Pulling Together or Pulling Apart: Regional and National Identities in Spain and Europe
Dr Susana Bayó Belenguer (Hispanic Studies) and Dr Nicola Rooney School of Languages, Literatures and Cultural Studies
Increasing globalisation highlights the need to question Nationalism, and an interdisciplinary three-day international conference will provide a forum for research and debate on issues of statehood and identity. A principal focus on Catalonia, the Basque Country, and Galicia will embrace aspirations in Northern Ireland, Scotland, Wales, Belgium, Quebec, and elsewhere. Questions will include: why nationalism is so resilient; how notions of ‘self’ and ‘nation’ interpenetrate; economic, human rights, and social justice conflicts; and whether and to what extent new definitions and approaches to nation and state may be needed in the context of a valid ‘European’ identity.
Faith-based Conflict Resolution and Peacemaking in Palestine
Dr Carlo Aldrovandi, Irish School of Ecumenics, Confederal School of Religions, Peace Studies and Theology
RIS funding is granted to assist original field research in Israel and the West Bank toward a better understanding of the theological-spiritual drive behind Jewish settlement-building in the West Bank and modalities whereby the religious aspirations of settlers can be effectively addressed and integrated into negotiations for a two-state solution. By systematically addressing the religious needs, identity markers and meaning systems that motivate the protagonists, and highlighting additional influences such as myth and emotion, the project aims at breaking the ‘monopoly of rationality’ as the primary criterion of conflict resolution.
Language, Communication and Autism
Dr James Levine (Philosophy), Dr Irene Walsh (Clinical Speech and Language Studies), Ms Caroline Jagoe (Clinical Speech and Language Studies), Dr Meredith Plug (Philosophy), with the collaboration of Dr Jean Quigley and Dr Sinéad McNally (Psychology)
Empirical research on mental disorders and developmental disorders can inform and can be informed by general hypotheses concerning the nature of language and thought. For instance, if there are speakers on the autistic spectrum who combine a high level of linguistic ability with an inability to attribute beliefs and thoughts, such individuals arguably pose a counterexample to some philosophical theories of Meaning.RIS funding has been allocated to fund a conference and workshop that will bring together researchers interested in mental disorders and developmental disorders, particularly autism spectrum disorder, and interested in meta–representation, language, meaning and thought, working in psychology, philosophy, (psycho)linguistics and related fields, to investigate data and theories of interdisciplinary concern.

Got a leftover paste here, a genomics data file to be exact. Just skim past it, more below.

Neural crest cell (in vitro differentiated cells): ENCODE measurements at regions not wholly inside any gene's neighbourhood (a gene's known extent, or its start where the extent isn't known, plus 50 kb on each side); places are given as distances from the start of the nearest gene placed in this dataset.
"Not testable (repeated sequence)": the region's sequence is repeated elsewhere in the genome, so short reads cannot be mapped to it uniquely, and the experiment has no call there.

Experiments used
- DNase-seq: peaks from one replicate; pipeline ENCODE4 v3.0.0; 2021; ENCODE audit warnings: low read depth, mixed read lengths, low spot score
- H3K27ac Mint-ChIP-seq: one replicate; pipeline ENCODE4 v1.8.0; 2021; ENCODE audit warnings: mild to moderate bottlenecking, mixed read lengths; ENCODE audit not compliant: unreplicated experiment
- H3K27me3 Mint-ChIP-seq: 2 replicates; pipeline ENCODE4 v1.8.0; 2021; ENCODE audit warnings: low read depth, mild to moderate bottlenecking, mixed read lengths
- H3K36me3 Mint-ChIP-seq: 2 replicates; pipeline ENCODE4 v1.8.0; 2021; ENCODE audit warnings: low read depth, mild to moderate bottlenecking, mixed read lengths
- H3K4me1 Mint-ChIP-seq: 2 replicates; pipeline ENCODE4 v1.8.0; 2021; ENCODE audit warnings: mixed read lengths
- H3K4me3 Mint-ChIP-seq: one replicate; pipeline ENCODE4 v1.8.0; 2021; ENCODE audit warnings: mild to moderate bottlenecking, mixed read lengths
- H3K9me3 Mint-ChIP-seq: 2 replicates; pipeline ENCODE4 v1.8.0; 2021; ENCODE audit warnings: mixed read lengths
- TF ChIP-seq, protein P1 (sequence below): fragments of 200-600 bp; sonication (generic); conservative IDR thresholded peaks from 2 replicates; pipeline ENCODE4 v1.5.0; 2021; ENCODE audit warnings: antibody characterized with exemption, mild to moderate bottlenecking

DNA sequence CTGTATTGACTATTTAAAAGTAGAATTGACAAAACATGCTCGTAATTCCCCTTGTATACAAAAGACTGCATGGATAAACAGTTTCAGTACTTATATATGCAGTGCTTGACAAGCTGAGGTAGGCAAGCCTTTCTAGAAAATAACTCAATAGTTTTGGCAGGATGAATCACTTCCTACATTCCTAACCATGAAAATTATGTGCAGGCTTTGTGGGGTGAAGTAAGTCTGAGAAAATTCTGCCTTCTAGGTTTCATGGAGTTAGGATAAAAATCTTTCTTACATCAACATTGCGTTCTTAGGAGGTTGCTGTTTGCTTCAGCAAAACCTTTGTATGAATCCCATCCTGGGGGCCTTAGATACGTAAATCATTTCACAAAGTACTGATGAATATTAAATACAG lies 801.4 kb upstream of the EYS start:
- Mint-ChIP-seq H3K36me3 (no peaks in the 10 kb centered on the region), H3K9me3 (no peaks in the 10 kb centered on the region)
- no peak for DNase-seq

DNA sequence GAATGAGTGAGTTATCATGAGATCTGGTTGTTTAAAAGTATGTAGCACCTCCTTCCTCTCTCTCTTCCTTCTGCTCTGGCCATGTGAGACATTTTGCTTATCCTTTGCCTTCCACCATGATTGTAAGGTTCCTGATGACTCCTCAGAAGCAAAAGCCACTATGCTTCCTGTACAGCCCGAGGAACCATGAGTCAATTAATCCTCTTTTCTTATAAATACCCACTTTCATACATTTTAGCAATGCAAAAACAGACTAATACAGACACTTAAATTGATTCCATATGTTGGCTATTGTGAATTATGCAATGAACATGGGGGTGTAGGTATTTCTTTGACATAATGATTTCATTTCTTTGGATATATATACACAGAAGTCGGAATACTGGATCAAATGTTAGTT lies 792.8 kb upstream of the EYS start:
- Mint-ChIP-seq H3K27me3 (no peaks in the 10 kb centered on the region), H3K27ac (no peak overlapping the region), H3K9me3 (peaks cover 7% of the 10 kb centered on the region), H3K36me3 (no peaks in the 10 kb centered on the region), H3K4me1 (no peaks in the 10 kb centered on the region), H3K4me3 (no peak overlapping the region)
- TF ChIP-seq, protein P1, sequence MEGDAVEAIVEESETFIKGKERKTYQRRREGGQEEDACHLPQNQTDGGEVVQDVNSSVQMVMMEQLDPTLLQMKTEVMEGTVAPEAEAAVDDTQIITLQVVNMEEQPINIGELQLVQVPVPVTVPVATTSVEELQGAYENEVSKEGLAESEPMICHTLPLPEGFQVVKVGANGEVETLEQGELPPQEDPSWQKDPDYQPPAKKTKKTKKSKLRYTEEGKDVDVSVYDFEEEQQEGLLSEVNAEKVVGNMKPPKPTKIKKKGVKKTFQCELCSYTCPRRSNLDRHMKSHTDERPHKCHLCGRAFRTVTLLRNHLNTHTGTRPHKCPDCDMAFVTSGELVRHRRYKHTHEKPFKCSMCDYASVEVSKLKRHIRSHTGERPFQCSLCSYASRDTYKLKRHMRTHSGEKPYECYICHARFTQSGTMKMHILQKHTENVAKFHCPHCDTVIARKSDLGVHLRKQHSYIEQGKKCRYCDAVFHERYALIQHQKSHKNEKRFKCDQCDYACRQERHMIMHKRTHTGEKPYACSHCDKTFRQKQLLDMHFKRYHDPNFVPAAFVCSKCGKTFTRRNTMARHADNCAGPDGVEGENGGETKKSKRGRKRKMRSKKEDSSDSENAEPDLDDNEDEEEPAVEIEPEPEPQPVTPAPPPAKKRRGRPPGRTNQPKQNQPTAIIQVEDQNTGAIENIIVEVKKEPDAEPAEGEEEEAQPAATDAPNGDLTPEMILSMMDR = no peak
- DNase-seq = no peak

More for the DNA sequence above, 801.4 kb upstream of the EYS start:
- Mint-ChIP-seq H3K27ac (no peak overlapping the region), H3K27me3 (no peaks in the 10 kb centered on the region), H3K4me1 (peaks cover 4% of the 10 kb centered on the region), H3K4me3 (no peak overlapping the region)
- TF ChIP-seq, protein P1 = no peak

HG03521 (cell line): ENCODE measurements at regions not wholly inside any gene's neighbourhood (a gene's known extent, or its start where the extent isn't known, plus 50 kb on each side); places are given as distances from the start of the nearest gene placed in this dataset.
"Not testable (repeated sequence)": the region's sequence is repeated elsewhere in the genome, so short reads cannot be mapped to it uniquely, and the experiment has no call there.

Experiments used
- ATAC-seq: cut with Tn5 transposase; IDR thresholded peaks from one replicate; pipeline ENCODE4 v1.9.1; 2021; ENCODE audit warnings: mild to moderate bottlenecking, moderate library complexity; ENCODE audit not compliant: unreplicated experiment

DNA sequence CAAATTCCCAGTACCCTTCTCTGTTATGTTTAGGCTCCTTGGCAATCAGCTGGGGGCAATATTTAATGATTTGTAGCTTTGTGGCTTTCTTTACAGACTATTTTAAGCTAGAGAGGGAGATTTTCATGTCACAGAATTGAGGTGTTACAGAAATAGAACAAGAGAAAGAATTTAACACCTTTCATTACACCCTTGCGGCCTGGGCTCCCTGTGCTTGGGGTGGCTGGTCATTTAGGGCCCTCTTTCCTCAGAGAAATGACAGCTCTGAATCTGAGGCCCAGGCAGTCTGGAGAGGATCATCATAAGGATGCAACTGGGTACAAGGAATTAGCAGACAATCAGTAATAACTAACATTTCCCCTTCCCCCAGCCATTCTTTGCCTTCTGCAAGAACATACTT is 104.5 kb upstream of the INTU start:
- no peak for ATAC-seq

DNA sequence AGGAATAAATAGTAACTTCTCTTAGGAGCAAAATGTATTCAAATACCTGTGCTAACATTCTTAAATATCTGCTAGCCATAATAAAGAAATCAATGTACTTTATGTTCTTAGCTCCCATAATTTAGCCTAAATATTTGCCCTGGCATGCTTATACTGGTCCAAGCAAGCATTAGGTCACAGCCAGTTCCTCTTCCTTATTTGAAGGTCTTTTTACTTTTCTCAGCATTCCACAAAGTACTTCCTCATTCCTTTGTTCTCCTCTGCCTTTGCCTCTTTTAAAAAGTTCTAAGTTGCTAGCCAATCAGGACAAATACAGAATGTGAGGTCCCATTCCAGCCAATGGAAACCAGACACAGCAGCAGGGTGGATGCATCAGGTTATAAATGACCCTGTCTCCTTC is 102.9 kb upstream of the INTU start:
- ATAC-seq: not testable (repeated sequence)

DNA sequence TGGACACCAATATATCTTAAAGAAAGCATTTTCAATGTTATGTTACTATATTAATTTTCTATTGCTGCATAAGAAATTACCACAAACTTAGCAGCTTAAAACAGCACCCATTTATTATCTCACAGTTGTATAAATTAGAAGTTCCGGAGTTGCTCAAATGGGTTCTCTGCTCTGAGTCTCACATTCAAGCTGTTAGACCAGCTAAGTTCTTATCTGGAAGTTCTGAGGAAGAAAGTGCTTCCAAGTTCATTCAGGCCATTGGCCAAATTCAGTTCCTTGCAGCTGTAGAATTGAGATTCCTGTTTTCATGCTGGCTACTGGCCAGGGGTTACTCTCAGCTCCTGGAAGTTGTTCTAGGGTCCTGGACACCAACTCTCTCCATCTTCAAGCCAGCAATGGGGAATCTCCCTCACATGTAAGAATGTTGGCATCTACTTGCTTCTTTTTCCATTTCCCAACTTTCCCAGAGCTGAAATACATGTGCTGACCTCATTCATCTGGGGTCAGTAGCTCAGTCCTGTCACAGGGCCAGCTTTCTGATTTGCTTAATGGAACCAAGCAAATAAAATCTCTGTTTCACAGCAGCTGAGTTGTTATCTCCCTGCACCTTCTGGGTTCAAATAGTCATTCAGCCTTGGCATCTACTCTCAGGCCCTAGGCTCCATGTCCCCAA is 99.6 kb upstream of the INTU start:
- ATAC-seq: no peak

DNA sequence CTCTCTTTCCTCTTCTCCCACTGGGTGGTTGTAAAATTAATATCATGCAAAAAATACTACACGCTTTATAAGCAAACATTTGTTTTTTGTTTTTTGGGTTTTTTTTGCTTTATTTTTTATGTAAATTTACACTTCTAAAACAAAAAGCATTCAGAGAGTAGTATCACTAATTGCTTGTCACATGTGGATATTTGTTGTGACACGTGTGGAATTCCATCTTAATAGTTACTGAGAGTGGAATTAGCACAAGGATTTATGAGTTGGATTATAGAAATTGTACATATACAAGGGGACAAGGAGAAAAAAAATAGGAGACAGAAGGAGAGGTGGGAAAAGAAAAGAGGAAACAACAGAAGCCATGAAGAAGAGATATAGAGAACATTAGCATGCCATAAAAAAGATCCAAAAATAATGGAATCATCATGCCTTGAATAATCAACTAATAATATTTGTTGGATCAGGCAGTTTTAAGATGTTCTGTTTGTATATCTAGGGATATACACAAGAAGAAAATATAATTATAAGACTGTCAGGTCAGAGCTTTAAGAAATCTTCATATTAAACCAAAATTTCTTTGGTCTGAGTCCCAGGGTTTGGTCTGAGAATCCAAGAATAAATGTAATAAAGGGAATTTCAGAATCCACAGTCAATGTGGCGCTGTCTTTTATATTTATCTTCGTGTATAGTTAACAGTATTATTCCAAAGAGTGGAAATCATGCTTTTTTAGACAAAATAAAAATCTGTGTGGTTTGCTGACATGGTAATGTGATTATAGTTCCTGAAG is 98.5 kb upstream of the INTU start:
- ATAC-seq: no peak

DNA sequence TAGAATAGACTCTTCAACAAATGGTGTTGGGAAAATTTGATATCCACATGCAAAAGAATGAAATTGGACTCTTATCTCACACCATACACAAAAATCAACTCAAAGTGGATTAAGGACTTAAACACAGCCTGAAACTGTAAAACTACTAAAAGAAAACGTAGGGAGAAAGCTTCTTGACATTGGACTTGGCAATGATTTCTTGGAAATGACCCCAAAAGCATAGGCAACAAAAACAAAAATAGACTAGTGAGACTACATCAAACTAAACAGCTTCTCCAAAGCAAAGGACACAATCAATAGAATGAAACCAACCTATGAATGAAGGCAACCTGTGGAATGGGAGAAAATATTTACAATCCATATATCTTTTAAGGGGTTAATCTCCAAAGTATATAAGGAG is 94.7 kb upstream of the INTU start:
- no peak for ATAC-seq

Creative Arts Practice
The Collaborative Muse: Poetry and Collaboration in the Age of Modernism
Dr Tom Walker, School of English
A RIS-supported conference will provide a forum for the examination of various modes of poetic collaboration in the period 1890-1940. The theme of partnerships between poets and collaborators such as publishers, translators, musicians, painters, photographers, filmmakers and theatre practitioners will invite interdisciplinary contributions to the debate. Developments in the study of Modernism, such as the turn to institutional contexts and periodical culture, will be applied to discussion of poetic production, mediation and reception.
When German Eyes are Irish
Dr Sarah Smyth, Centre for Literary Translation, School of Languages, Literatures and Cultural Studies
As much as literary translation involves a dialogue between a translator and an author, it also necessitates a dialogue between the literary heritage of two cultures. RIS funding will support a practitioners’ workshop of German-language literary translators and Hiberno-English writers, giving them the opportunity to discuss their experiences, challenges and creative solutions; Irish writers Sebastian Barry, Paul Lynch and Anne Enright will speak. An open event will also take place with the aim of raising the profile of literary translation and translators in the public eye. This project also relates to the Making Ireland research theme.
Stained Glass, Religion and National Identity in 19th and 20th Century Ireland: The Harry Clarke Studios
Mr Tim Keefe and Dr Marta Bustillo, Trinity College Library
Archives of the famed church decoration and stained glass firm J. Clarke & Sons and its successor Harry Clarke Stained Glass Limited are currently being digitized and catalogued by the Digital Resources and Imaging Services Department of Trinity College Library; it is a Demonstrator Project for the Digital Repository of Ireland, the national trusted digital repository for humanities and social sciences data. In order to promote the digital collection that will result from these efforts, RIS funding has been granted for a symposium demonstrating how such a resource can be used to address wide historical and social issues, including topics such as religious history, gender issues, national identity, migration studies, and post-colonial studies. The symposium will provide a first look at outputs from the project and will also advance research methodology: data will be collected about the use of the Clarke Studios material by participants after the event, illuminating the impact of the digitization project on existing research. This project also relates to the Making Ireland research theme.